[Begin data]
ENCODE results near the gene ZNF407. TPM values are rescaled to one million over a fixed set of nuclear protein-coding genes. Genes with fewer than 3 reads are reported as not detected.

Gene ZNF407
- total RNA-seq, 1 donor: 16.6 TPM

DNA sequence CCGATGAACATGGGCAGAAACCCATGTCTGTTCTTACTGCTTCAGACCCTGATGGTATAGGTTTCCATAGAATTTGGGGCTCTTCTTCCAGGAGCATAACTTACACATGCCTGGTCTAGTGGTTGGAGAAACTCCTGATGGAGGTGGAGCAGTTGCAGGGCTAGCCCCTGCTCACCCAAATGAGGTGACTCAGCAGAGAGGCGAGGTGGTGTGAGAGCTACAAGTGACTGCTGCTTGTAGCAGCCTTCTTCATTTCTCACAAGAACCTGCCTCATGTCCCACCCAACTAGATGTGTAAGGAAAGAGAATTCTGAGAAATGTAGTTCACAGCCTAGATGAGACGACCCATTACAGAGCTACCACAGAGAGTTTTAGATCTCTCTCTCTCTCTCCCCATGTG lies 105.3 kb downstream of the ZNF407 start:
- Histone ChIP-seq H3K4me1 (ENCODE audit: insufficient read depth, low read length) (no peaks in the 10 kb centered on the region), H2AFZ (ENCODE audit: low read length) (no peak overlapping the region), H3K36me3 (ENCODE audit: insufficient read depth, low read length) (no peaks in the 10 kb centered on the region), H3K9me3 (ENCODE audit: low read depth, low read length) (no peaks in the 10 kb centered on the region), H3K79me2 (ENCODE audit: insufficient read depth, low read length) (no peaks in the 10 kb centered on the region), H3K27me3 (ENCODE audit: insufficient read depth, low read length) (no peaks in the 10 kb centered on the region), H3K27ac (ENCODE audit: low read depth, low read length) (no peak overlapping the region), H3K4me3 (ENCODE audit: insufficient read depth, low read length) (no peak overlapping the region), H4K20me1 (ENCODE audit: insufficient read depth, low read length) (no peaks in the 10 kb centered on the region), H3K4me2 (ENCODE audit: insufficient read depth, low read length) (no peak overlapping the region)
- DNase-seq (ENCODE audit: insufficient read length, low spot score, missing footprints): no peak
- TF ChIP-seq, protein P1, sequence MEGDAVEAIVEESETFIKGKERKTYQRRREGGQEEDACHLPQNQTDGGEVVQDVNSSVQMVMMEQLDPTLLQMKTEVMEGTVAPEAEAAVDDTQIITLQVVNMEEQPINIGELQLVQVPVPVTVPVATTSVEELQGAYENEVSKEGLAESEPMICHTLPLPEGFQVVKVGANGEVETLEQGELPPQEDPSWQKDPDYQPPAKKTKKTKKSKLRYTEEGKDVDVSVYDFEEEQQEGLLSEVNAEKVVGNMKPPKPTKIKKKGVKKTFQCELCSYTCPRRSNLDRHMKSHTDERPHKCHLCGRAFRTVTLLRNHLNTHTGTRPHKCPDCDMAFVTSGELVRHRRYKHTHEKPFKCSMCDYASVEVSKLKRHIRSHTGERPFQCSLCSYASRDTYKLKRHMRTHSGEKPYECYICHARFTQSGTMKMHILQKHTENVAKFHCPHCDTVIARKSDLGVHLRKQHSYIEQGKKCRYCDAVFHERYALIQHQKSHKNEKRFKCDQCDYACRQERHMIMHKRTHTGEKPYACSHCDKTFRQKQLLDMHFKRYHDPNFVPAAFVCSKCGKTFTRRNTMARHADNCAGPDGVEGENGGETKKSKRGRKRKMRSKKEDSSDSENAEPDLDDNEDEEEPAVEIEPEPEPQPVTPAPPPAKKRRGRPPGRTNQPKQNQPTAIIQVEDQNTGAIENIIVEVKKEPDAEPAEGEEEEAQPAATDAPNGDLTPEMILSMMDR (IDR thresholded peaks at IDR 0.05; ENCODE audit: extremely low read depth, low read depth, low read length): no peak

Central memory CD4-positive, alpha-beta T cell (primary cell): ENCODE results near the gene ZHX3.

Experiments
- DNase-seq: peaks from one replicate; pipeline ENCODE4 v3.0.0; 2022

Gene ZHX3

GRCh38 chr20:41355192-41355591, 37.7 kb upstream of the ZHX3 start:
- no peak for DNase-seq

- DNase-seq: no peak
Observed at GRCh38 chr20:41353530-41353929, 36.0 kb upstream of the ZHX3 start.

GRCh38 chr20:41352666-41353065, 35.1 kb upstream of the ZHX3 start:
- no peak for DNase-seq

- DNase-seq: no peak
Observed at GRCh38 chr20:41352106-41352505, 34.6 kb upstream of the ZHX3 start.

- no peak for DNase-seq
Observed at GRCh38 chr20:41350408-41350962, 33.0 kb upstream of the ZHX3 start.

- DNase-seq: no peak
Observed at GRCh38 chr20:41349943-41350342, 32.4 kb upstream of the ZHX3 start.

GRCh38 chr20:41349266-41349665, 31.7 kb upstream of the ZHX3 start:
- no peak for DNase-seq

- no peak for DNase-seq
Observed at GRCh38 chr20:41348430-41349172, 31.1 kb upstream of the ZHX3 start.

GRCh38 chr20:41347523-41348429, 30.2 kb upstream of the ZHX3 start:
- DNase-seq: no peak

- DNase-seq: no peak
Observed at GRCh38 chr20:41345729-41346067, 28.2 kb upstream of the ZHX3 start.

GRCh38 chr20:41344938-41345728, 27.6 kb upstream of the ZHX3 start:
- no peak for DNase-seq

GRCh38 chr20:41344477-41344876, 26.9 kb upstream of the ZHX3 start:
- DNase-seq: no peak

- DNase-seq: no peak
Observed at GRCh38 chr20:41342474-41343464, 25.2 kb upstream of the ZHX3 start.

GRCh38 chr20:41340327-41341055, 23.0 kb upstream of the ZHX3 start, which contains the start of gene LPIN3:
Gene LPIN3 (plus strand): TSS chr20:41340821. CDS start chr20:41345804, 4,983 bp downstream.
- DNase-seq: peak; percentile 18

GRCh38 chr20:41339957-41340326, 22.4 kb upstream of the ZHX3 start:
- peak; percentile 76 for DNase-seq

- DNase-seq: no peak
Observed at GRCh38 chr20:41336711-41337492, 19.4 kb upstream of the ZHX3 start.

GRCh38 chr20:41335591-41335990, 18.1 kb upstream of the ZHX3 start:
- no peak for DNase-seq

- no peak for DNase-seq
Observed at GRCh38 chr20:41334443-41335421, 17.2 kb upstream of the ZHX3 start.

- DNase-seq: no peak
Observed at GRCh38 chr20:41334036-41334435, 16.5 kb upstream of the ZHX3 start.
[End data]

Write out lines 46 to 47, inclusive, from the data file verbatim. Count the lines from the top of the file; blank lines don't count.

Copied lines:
- no peak for DNase-seq

- no peak for DNase-seq